The story of Wimbee Creek Farm stretches back to at least 1600. According to historians, the Native American Wimbee (also Wimbehee) tribe lived / hunted / fished in this area for more than 150 years. This tribe was part of the Cusabo tribe, with an estimated 3000+ members at their peak. They remained in this area until approximately 1750 when other settlers, both British and the Yuchi tribe took control of the area.
While the Wimbee were here, planted crops consisted mostly of corn, beans, squash, and melons. Fruit orchards of peaches and plums were also raised.
The history up until Maria and Gary Baldwin “found” Wimbee Creek Farm several years ago is still being researched; however, it was farmed on a full time basis in the 1900s, through to about 1975. The families residing here farmed a full complement of crops, including corn, melons, squash, tomatoes, beans, greens and many other vegetables.
The farm buildings and current farm house were built in multiple phases. One of the structures was moved from Parris Island (floated up Wimbee Creek) when the US Marine Corp was upgrading the base quarters.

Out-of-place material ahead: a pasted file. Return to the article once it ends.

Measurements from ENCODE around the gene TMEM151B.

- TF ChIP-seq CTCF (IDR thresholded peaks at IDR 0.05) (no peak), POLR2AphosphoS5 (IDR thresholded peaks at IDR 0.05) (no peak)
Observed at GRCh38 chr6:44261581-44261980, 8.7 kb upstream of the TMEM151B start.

The main farmhouse was constructed in phases. The main house was originally a barn, extended via stick built construction to become a small farmhouse. Subsequently, two older single room structures from Colleton County were moved onto the property, and connecting structures were built to integrate these two new structures with the existing structure into a single home.
When we first visited the property… we thought “this is it”! Since then, we’ve been growing beautiful flowers for use and enjoyment by local and regional designers, wedding planners and people who love flowers throughout the SC Lowcountry.
Please contact us if you have additional information about the farm’s history.
Gary & Maria